Last week, some of the most influential writers and artists of our times united to publish, in Harper’s Magazine, an open letter condemning what they see as the erosion of free speech.
If you don’t spot the inherent contradiction there, you may be part of the problem.
Let’s try that again: more than 150 of the most powerful voices in our society used their privilege to arrange for a highbrow publication to amplify their view that “cancel culture” has gone too far.
One more time: dozens of rich and successful people want the rest of us to stop arguing with them, so they used their connections to fight back.
Nope. While I understand their general point, I have difficulty with the circumstances in which it was made.
Yes, the age of social media makes public discourse intemperate and dangerous.
I agree that angrily napalming people who disagree with you does nobody any good. If that was the assertion here, I’d nod and move on.
But it’s not. It’s impossible to ignore the involvement in this of JK Rowling, one of the world’s most wealthy authors.
She could do anything with her time, but chooses to spend it arguing with people on Twitter, exposing them to the wrath of her 14.3 million followers.
I’m comfortable with people attacking her when she says appalling things. Trans women are women, Joanne, and the science supports that.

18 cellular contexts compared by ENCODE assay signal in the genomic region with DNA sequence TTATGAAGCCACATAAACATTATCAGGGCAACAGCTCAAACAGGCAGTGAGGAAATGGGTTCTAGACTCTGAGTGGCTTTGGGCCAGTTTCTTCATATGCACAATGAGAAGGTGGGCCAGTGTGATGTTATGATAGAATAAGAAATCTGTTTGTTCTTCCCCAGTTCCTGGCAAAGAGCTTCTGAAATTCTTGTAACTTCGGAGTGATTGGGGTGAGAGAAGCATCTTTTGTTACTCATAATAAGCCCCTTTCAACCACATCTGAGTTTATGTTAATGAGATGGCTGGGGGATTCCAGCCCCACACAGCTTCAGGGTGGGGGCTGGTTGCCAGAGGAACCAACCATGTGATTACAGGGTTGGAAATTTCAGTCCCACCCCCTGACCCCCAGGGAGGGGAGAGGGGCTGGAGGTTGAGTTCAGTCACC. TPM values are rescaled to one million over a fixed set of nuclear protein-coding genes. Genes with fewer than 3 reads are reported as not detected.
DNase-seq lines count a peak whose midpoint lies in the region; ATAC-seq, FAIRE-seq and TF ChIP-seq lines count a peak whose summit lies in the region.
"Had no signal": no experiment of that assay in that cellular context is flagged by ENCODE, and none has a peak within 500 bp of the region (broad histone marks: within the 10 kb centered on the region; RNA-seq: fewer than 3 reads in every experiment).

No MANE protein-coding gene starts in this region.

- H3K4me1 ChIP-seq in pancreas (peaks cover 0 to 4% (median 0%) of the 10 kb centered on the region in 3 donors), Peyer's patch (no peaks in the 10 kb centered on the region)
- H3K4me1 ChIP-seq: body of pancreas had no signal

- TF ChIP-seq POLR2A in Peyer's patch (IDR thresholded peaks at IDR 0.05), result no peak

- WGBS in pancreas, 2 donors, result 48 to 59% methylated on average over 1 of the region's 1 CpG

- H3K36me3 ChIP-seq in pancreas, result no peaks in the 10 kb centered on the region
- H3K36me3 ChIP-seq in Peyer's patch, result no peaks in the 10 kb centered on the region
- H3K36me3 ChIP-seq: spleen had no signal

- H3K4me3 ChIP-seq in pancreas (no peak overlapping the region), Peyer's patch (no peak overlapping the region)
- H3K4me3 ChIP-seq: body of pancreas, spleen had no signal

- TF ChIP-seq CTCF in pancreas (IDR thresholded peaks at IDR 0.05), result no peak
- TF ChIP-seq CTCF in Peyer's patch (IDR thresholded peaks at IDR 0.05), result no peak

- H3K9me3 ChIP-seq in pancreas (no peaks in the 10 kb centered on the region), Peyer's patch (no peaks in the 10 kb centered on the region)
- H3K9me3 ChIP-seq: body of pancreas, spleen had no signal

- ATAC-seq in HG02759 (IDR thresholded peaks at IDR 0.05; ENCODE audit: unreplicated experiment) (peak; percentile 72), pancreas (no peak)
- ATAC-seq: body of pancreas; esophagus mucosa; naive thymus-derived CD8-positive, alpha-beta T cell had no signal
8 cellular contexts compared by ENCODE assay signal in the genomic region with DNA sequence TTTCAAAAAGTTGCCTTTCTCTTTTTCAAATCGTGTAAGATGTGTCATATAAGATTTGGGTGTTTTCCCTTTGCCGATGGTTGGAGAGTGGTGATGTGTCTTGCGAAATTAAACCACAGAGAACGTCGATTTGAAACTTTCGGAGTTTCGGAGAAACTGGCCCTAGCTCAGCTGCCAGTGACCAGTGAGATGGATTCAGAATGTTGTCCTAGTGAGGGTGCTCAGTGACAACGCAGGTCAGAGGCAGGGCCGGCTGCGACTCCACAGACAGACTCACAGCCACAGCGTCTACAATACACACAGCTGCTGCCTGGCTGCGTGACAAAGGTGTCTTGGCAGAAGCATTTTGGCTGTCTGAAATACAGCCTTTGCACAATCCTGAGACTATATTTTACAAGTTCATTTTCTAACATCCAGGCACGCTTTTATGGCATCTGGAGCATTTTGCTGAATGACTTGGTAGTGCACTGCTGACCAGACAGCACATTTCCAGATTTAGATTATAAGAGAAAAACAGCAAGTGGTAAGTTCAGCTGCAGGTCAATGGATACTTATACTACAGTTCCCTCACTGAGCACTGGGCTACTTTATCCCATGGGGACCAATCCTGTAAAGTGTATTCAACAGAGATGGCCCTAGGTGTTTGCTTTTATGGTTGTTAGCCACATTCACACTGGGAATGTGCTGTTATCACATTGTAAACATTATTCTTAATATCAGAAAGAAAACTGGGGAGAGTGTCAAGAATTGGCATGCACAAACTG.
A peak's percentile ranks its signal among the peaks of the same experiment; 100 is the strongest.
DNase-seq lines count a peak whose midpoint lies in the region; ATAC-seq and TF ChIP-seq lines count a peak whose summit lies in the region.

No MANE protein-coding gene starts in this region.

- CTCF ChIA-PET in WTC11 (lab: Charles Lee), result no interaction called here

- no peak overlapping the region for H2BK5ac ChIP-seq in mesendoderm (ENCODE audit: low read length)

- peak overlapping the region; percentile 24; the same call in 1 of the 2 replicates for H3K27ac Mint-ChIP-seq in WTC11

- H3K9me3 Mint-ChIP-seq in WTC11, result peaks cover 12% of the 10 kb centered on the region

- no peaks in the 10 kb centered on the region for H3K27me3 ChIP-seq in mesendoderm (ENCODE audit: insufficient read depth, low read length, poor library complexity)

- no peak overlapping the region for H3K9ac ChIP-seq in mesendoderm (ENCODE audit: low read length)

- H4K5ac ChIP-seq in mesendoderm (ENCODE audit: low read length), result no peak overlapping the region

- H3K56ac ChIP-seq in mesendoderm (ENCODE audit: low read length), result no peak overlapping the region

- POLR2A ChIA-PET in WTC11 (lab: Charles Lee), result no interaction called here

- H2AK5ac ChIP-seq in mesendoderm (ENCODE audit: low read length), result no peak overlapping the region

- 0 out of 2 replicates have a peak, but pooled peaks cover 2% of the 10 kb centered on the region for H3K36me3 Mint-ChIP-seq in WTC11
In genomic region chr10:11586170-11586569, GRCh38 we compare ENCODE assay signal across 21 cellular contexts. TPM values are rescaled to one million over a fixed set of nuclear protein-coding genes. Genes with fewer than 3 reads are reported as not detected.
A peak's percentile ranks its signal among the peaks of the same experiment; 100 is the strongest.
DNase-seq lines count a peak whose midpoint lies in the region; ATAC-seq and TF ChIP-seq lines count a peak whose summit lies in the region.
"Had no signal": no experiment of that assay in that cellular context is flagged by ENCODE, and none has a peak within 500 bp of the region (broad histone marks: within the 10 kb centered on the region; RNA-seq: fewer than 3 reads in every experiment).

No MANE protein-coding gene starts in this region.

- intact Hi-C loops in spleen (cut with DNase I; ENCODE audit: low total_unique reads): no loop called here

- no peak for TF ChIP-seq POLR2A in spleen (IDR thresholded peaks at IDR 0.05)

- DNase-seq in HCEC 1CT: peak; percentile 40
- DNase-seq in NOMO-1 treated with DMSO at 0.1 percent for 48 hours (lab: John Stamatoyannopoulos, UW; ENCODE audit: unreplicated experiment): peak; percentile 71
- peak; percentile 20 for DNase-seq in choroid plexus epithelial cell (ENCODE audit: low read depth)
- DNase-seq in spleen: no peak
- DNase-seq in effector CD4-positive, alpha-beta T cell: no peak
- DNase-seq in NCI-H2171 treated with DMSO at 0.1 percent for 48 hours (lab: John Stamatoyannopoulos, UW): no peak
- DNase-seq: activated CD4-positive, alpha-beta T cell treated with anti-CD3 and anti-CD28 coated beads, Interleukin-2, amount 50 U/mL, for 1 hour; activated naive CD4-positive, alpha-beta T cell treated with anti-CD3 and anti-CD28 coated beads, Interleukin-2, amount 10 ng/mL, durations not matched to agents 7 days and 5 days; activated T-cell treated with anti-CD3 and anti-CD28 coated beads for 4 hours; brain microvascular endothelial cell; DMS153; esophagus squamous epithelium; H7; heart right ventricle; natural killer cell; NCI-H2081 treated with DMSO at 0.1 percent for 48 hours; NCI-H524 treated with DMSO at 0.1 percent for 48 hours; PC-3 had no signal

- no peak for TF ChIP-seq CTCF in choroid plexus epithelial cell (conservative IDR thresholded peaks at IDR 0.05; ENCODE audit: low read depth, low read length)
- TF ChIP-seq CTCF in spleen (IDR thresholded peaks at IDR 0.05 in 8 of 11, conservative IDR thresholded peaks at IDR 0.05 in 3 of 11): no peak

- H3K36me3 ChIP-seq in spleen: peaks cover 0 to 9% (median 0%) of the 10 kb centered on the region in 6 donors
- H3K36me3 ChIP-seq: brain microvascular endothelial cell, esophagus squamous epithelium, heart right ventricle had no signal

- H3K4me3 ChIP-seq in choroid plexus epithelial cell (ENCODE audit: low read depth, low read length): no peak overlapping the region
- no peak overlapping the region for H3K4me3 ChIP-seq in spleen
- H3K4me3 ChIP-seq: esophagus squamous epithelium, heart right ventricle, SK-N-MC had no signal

Rowling, and others including Salman Rushdie and Margaret Atwood, signed a letter railing against “the forces of illiberalism” claiming those mysterious forces have an “ally” in Donald Trump. That’s a cognitive leap not even Hermione Granger could explain.
Online platforms such as social media, despite their nastiest elements, provide a voice for ordinary people that is unprecedented in human history.
Movements such as #MeToo, Black Lives Matter and – yes – the criticism of Rowling’s offensive views of trans people, show our ability to speak truth to power has never been stronger.
It’s working. Those movements are forcing change, and empowering us to provide ongoing oversight of corrupt elites like Trump.
The signatories to the Harper’s letter are campaigning against, not for, free speech – and they should listen to their critics.